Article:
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Research Versus Family - Young scientists who have fewer children than desired are considering leaving the science profession entirely
08/22/2011 Bow Young Kim
Almost half of female researchers and a quarter of male researchers at top research universities say that they have had fewer children than they wanted because of their scientific careers, according to new research published by sociologists from Rice University and Southern Methodist University (SMU). As a result, young scientists of both sexes who feel this way are more likely to consider professions other than science.
“When we find that young scientists are considering leaving because of family factors, we then need to think about this more carefully, if we want more research scientists at high level universities,” said study author Elaine H. Ecklund of Rice.
In their study, Ecklund and Anne E. Lincoln of SMU surveyed 3455 faculty members, graduate students, and postdoctoral fellows from Ph.D. programs from over 30 U.S. universities about the overall life satisfaction of scientists balancing career aspirations and family duties.
According to the results, 45.4% of surveyed women and 24.5% of surveyed men reported that having less children than they wanted negatively affected their life satisfaction. Overall, about 17% of both men and women reported being dissatisfied in their lives outside of their science career. Interestingly, the survey suggests that the career versus family life struggle has a greater impact on male satisfaction than that of female scientists.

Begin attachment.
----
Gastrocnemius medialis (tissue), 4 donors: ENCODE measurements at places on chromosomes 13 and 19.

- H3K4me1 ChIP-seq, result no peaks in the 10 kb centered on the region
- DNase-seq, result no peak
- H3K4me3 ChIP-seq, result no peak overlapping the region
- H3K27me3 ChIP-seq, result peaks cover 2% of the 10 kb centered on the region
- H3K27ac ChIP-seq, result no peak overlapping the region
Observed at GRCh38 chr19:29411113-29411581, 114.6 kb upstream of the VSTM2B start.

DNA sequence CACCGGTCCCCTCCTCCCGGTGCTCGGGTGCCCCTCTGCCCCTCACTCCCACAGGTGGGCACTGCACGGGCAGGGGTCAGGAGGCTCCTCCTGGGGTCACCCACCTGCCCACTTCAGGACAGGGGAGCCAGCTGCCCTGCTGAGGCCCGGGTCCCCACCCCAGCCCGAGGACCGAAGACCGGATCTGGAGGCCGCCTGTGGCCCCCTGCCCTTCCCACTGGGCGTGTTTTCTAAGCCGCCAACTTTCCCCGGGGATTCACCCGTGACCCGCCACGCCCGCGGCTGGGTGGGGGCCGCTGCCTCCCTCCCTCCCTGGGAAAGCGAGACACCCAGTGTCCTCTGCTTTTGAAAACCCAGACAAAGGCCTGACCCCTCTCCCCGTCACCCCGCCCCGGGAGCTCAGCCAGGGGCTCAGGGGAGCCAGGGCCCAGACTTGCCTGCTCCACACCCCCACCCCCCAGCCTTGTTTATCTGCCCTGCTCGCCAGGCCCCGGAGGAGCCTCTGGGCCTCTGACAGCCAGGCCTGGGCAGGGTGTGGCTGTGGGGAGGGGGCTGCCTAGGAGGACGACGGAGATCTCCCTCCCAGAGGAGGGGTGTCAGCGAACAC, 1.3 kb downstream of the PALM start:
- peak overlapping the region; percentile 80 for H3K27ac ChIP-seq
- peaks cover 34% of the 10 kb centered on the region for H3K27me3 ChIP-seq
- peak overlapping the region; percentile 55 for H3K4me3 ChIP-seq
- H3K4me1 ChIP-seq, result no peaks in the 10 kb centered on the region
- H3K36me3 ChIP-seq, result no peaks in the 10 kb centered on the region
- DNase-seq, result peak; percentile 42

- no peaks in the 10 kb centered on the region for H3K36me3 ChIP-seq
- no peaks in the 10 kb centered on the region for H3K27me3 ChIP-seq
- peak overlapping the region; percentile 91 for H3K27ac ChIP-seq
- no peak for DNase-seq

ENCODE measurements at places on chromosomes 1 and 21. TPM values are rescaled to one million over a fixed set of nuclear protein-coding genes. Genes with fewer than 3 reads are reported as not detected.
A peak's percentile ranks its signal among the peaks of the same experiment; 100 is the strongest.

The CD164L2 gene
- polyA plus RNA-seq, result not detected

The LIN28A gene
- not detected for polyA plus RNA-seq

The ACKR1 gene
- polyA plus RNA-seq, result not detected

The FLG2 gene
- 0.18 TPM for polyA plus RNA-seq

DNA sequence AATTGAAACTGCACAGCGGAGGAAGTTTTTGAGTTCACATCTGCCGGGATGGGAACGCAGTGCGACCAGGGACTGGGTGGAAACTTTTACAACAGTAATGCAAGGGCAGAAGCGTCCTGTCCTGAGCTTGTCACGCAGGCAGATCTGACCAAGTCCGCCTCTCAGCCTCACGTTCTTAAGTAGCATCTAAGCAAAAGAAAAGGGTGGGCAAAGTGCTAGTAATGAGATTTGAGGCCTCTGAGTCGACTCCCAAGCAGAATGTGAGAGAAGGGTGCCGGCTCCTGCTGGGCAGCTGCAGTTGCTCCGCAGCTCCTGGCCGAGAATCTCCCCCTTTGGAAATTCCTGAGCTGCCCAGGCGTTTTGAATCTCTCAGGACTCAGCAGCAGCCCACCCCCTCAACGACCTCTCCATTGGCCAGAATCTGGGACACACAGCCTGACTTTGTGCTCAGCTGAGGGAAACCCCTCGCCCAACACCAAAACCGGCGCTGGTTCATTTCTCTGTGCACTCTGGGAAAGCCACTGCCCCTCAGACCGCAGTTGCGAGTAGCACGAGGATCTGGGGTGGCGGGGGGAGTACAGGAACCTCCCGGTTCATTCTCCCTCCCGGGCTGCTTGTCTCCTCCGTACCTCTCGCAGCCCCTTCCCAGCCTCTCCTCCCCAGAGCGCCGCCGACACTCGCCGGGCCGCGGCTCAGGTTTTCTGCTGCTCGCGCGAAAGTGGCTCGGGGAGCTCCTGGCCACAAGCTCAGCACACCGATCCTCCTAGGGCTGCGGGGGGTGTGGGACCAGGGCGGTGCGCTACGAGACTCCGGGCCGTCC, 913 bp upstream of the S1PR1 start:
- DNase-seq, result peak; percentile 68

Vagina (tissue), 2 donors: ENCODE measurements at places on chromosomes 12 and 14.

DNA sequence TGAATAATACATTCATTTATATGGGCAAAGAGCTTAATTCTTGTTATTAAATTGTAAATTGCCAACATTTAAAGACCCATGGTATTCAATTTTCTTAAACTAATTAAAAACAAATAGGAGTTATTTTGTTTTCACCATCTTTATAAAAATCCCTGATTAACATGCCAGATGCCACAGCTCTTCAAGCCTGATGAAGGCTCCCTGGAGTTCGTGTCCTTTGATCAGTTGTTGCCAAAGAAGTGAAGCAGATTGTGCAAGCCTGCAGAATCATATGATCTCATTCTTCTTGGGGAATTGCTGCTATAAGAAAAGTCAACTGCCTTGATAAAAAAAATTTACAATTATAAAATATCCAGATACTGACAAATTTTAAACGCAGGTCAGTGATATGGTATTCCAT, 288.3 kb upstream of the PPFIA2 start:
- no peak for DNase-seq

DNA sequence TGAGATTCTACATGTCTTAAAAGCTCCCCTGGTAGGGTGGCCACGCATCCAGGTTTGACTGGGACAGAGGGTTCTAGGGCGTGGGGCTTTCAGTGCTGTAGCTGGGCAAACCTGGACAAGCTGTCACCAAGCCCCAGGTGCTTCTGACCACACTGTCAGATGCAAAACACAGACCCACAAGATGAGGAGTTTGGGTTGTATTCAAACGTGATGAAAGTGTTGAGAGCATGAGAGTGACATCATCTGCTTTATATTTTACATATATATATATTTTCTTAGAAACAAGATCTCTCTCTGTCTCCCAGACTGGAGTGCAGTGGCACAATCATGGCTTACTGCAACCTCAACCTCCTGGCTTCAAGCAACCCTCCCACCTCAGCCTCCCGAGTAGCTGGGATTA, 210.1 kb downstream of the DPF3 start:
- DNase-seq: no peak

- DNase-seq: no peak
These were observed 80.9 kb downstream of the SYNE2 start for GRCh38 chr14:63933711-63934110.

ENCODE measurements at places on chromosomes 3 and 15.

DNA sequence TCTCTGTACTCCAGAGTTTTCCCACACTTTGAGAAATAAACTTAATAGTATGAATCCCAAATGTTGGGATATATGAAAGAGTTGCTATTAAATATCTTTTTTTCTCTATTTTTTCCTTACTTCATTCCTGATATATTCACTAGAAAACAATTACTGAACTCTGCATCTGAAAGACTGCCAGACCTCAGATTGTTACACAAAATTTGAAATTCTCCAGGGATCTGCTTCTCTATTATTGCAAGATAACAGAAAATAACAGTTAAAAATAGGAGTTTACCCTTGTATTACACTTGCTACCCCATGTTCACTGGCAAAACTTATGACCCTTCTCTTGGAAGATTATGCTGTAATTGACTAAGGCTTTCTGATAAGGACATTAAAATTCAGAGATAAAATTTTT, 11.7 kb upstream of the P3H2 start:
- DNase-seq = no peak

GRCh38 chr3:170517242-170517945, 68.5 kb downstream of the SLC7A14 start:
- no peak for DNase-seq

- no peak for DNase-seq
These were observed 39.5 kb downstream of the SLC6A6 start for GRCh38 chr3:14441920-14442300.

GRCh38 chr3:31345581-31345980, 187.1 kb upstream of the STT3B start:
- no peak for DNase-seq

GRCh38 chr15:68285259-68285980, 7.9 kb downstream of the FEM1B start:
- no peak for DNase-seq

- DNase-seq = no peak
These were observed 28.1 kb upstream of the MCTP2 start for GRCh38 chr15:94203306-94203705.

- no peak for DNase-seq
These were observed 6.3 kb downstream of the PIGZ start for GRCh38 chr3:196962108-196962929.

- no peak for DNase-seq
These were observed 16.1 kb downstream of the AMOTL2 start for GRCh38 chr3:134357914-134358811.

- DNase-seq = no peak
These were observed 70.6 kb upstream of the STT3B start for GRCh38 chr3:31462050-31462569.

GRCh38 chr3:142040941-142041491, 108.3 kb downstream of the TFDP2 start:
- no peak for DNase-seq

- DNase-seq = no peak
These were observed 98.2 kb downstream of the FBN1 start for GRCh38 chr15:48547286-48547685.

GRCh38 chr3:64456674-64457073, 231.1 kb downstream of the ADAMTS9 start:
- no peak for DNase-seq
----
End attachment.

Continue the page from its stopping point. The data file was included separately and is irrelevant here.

“That was a little bit surprising to us, and we are following up to find out why,” said Ecklund. “We’re actually doing a follow-up study looking at those who indeed left, so that’s a new research study that we’re involved in right now.”
Because of concerns over the ability to maintain both a fulfilling family life and a scientific career, about 25% of young scientists surveyed have considered leaving the profession. To combat this trend, universities have developed programs, such as on-site daycare and mentoring programs, to help scientists find balance in their lives. On a larger scale, the National Science Foundation and the National Institutes of Health both have programs designed to support researchers with families, mostly targeted towards female scientists.
“Our research shows that both men and women should probably be included in these kinds of programs. Although it is wise to spend more efforts on women, men should be taken into account as well,” said Ecklund.
The paper, “Scientists want more children,” was published 5 August 2011 at PLoS One.